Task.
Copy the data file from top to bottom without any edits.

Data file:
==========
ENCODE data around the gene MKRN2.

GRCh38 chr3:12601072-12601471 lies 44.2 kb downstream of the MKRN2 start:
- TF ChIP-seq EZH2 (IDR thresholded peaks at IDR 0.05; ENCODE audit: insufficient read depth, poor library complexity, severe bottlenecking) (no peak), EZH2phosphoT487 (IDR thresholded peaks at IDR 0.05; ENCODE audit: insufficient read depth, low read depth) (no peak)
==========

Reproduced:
ENCODE data around the gene MKRN2.

GRCh38 chr3:12601072-12601471 lies 44.2 kb downstream of the MKRN2 start:
- TF ChIP-seq EZH2 (IDR thresholded peaks at IDR 0.05; ENCODE audit: insufficient read depth, poor library complexity, severe bottlenecking) (no peak), EZH2phosphoT487 (IDR thresholded peaks at IDR 0.05; ENCODE audit: insufficient read depth, low read depth) (no peak)